So, I want to tell you one of my favorite stories from this research. So, Neema and I work together and we come up with a series of questions that we want to ask students. Maybe I'll actually skip ahead here and tell you what sort of the final version of these five questions ended up being. So, one was, what are the aspects of remote learning that you've really appreciated the most and would like to see carried back into in-person schooling? What was really hard about remote learning that you hope you never have to manage again as a student? We did this in a different order with the first group. So, I'm going to do it like this. What do you feel like you missed out on or lost because of the pandemic in school this year? What are you most proud of this year? And then with Neema's students, we tried this, the question that we ended with is, after this pandemic, what do you hope adults will do to make in-person school better for next year? What do you hope they don't do to school next year?
So, this really draws on what Neema was talking about before of when we come to moments in which the path forward is not clear, let's talk to students and have them give us their ideas. So, we do this. We've asked a series of questions about like, "What do you feel like lost? What was hard?" And then we say, "What should adults do next year?" And Neema, do you remember this, that the very first... I think it was the very first student who spoke up in your class said, "We should build a pool."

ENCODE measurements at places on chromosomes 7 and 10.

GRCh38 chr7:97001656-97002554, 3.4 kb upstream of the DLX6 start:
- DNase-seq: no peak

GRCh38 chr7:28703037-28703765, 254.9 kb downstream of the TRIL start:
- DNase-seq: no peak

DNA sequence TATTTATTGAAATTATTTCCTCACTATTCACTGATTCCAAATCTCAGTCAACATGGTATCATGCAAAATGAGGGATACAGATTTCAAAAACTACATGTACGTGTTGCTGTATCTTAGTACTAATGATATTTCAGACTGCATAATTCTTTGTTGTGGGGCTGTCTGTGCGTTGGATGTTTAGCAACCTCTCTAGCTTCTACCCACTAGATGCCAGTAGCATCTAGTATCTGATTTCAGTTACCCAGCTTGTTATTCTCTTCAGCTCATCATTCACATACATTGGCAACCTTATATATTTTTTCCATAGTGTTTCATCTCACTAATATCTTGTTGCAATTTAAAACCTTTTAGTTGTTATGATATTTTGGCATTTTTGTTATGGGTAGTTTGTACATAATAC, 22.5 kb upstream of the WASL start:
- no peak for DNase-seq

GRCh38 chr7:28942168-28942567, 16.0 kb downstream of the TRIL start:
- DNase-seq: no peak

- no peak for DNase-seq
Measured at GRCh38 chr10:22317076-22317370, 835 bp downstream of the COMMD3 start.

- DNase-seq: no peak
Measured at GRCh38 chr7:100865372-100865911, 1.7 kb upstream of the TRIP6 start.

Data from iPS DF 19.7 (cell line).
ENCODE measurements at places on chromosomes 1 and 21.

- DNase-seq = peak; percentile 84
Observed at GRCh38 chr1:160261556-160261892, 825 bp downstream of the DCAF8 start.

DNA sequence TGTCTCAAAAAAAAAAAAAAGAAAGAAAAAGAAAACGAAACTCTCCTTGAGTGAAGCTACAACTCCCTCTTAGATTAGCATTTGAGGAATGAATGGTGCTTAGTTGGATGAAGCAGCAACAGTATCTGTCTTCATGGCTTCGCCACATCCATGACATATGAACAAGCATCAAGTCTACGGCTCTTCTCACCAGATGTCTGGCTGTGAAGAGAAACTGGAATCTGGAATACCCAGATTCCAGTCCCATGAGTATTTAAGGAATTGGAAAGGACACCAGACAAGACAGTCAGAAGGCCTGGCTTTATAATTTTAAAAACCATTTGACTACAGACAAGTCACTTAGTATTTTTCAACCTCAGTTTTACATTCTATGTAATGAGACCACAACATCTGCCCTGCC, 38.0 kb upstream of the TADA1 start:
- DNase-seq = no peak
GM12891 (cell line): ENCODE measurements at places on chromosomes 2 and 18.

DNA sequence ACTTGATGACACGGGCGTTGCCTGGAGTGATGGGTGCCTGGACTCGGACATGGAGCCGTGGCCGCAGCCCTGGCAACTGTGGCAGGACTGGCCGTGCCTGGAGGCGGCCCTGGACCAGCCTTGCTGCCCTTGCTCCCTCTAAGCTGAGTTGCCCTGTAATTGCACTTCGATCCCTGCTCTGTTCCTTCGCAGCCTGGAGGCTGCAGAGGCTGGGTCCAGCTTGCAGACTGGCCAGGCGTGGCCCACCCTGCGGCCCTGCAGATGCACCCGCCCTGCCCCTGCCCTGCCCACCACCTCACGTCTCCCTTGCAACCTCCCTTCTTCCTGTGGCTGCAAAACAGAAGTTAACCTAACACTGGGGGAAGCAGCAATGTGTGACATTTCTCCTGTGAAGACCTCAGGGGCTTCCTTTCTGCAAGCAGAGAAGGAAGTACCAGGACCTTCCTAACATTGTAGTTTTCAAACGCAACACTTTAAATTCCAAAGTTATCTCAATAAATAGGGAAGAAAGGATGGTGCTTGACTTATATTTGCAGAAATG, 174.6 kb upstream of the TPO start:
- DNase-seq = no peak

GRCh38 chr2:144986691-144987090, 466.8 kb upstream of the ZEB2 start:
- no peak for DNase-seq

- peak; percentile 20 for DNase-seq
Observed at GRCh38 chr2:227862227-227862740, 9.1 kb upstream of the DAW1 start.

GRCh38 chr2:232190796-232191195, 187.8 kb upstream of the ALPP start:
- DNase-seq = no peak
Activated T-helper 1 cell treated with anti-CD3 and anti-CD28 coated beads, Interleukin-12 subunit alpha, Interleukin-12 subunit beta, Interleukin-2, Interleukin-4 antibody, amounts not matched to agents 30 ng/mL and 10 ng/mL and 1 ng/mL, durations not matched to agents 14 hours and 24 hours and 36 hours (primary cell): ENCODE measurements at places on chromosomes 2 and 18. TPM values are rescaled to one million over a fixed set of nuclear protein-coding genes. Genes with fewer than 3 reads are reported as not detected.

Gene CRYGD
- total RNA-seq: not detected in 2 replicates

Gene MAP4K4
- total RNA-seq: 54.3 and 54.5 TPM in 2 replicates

Neema Avashia: Yeah.
Justin Reich: And Neema was facilitating. And I was taking notes. And I was like, "I want to listen to you." Well, my first reaction was like, "What does a pool have to do with the pandemic? Why are we talking about a pool?" But then I think I was able to do what I think Neema is so great at doing, which is saying, "Let's believe that this kid was giving us his opinion from a honest and serious place. And what does that mean?" Because then some of the other answers we heard, I don't remember... tell me if you remember others of these, Neema, but thinking about-